The uncertainty was adding to his depression but in the end, the decision only took a few minutes to make once he started working with a counsellor to address his health issues.

She asked him three questions: Did he want to stay as he was? Did he want to sell it? Did he want to employ a manager? . . 

Alliance demonstrates agility in tough year:

Shareholders at the Alliance Group Annual Meeting this week were told the cooperative showed agility in an unprecedented year as a result of Covid-19 and adverse weather events.

Last month, Alliance Group announced an underlying profit of $27.4 million.

Adjusted for a one-off event of ‘donning and doffing’, the annual profit result was $7.5 million before tax.

The red meat co-operative achieved a record turnover of $1.8 billion for the year ending 30 September 2020.

Lawyers called in over 119 year old mistake – David Williams:

Officials want to exclude a reserve from a Crown pastoral lease, which might spark a court battle, David Williams reports

When Lukas Travnicek flew over Canterbury’s Mt White Station he’d done his research.

The Czech Republic native, and New Zealand resident, knew the average rainfall of the Crown pastoral lease property, which borders the Arthur’s Pass National Park, and factored its 40,000 hectares (about a quarter of Stewart Island) into his development plans, should he buy it.

“I saw it from the chopper, the very first time and they didn’t want me to land because they said that it would be disturbing for the manager and you’re not sure if you really want to buy it. But I made the pilot land.” . . 

Govt must listen to farmers on freshwater rules:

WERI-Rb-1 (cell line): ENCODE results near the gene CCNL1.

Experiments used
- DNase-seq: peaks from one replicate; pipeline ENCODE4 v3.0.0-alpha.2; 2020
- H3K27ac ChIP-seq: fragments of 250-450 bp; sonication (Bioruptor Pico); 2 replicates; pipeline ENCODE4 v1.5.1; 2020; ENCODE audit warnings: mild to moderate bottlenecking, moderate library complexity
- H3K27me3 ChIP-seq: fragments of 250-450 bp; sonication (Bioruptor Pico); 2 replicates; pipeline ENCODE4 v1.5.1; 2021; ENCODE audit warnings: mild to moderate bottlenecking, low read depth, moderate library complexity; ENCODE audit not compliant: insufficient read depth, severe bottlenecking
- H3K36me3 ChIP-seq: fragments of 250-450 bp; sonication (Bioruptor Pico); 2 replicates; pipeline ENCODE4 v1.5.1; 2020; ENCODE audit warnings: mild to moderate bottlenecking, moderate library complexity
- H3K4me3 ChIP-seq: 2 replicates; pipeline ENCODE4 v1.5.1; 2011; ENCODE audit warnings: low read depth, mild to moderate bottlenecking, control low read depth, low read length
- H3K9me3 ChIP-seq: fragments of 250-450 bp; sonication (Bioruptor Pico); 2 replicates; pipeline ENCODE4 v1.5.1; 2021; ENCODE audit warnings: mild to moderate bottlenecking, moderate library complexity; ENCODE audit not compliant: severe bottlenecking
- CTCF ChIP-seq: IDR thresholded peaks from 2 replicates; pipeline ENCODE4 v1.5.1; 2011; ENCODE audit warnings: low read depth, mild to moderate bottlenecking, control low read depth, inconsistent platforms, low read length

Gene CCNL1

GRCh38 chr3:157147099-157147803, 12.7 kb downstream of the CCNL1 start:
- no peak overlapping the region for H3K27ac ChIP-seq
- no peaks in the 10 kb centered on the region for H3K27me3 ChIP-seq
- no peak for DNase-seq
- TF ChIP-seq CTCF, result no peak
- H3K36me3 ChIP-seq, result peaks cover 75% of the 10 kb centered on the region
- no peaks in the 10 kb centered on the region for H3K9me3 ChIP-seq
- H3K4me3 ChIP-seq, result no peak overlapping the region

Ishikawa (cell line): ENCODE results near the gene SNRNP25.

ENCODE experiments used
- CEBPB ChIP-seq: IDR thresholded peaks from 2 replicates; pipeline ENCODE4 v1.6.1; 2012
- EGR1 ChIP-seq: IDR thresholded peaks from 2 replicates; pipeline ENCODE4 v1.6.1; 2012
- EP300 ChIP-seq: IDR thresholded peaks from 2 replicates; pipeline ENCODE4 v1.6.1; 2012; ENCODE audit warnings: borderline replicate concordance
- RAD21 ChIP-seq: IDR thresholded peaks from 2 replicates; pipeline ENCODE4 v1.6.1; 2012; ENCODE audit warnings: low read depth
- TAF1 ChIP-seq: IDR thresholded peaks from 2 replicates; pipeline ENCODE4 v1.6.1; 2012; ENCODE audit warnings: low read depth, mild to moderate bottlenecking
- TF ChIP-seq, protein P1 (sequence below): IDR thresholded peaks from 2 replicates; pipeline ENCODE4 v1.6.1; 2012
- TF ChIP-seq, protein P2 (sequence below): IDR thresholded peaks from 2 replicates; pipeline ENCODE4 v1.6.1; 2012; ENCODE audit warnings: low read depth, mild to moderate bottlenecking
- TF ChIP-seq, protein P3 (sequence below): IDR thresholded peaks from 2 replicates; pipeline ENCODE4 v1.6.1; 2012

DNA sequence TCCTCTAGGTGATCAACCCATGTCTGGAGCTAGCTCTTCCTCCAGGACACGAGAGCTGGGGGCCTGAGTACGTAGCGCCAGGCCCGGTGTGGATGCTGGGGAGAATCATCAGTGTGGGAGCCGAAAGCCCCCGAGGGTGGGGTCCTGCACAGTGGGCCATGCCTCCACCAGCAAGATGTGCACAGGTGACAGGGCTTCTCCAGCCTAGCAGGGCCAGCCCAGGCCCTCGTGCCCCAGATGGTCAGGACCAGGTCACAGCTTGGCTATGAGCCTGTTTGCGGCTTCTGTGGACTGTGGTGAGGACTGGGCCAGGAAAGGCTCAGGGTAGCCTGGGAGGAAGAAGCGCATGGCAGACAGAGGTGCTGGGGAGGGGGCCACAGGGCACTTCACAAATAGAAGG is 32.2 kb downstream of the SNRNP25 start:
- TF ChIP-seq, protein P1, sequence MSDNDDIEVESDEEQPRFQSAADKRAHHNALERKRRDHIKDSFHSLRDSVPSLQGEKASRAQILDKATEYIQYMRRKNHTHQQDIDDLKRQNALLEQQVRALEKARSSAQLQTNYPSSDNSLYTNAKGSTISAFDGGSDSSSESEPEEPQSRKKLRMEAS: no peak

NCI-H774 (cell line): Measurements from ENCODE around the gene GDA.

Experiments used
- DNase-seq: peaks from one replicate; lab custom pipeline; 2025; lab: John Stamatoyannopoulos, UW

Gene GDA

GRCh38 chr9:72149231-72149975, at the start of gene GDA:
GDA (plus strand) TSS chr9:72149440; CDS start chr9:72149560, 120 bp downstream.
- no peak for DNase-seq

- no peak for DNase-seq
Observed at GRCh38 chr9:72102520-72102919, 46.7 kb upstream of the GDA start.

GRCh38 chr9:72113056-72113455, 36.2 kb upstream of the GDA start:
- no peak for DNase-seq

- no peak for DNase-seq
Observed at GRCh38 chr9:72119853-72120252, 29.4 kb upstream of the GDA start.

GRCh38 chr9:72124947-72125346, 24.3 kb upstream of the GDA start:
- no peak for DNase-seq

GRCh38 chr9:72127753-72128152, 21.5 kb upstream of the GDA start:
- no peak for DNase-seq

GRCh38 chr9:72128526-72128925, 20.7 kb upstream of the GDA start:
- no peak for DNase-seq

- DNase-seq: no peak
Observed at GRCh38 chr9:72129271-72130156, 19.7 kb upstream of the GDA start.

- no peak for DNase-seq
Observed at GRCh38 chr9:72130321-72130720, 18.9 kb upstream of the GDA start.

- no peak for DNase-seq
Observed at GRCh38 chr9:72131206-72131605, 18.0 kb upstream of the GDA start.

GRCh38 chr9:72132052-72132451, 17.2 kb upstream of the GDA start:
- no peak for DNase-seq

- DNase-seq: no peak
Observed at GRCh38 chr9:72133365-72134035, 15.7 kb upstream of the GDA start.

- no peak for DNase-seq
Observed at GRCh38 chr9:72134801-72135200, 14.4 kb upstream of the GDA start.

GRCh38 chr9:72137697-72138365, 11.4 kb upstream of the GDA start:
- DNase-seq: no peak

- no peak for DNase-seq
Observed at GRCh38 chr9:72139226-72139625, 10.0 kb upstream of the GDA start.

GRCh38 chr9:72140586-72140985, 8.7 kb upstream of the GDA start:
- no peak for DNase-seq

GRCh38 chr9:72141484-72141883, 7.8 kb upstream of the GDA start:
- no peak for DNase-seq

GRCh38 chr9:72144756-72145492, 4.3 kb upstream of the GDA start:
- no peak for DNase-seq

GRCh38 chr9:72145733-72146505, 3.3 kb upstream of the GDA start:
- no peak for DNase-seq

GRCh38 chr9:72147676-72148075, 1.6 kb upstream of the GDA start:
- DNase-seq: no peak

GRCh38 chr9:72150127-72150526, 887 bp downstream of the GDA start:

The Government must listen to feedback from farmers on its freshwater rules,” says ACT’s Primary Industries spokesperson Mark Cameron.

Stuff reports that the Southland Advisory Group has recommended pugging rules and resowing dates be scrapped from the National Environmental Standards for Freshwater.

“ACT has said from the outset that the rules are impractical and will seriously impact on production.

Last week, an Economic Impact Report on Land and Water Management in the Ashburton District suggested the rules would reduce farm profitability by 83 percent a year. . . 

The mystery of Tekapo’s disappearing lupins: Who killed the social media star? – Brook Sabin:

It’s one of New Zealand’s most iconic shots: Lake Tekapo, the mountains and a bright glow of purple. You probably know what purple I’m talking about. Yes, the “L” word – “lupins”.

Mackenzie Country is known around the world for its lupins; before Covid-19 Lake Tekapo would often have traffic jams around lupin hotspots.

The trouble is, when some strike that perfect Instagram pose – little do they know they’re actually frolicking among weeds.

Lupinus polyphyllus (which to be fair, sounds like the plant equivalent of an STI) is commonly known as the russel lupin, or just “that purple Instagram flower”. It is the weed equivalent of 1080; opinions are bitterly divided. . . 


Rural round-up

13/09/2020

Millions in farmer income put at risk with open-ended review – Animal Genetics Trade Association:

Widened Terms of Reference and a longer timeframe for review of the safety of live animal transportation may lose the industry, and the nation, close to $200 million.

“The safe shipping of people and animals to their destinations is hugely important to our trade. We support this part of the review and need to learn how whatever happened to the ship can be prevented in future exports.

“However, a necessary review of ship safety following a maritime disaster has inexplicably morphed into an unnecessary wider review into the welfare of animals. “

The review may require cancellation of the close to $200 million in contracts between now and December. . . 

Tomato shortage follows lockdown:

Tomato prices rose 38 percent in August 2020 to a weighted average price of $13.65 per kilo, an all-time high, Stats NZ said today.